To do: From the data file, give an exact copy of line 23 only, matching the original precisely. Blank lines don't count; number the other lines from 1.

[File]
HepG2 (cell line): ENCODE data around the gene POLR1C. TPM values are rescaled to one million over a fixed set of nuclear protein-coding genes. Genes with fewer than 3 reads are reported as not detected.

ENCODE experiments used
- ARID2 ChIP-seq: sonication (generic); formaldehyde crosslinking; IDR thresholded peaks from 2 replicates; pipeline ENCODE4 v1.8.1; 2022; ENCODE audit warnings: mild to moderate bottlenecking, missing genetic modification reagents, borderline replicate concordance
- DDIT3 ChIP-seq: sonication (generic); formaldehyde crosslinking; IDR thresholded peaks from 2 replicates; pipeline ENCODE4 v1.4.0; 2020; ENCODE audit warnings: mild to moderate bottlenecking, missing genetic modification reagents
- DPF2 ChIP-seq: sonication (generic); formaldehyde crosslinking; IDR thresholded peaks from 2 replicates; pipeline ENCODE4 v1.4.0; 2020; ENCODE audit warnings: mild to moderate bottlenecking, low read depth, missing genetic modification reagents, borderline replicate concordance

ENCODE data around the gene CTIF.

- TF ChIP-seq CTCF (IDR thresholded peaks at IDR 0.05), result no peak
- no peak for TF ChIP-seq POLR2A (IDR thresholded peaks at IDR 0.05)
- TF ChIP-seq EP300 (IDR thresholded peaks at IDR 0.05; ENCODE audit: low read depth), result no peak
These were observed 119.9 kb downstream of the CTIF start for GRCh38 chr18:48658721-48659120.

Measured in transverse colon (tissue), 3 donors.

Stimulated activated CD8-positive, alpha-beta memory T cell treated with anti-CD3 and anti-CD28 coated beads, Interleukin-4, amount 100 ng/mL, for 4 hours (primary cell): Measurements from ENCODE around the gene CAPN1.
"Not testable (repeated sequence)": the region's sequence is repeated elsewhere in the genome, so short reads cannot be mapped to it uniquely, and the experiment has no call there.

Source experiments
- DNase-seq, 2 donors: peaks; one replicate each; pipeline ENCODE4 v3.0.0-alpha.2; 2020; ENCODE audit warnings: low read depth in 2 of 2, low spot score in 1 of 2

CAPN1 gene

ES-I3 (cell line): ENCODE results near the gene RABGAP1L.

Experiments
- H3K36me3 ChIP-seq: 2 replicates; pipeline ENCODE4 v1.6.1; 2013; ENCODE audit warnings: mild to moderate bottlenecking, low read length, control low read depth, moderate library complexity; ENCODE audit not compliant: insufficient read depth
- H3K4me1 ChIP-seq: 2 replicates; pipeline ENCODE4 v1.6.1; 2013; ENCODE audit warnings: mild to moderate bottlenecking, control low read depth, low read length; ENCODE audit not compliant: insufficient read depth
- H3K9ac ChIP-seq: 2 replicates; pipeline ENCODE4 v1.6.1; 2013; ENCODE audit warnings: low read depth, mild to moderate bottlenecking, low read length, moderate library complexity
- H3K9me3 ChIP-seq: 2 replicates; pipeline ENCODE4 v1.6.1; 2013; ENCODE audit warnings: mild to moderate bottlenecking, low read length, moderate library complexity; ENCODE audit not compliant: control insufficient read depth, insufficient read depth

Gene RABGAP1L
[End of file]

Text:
Gene RABGAP1L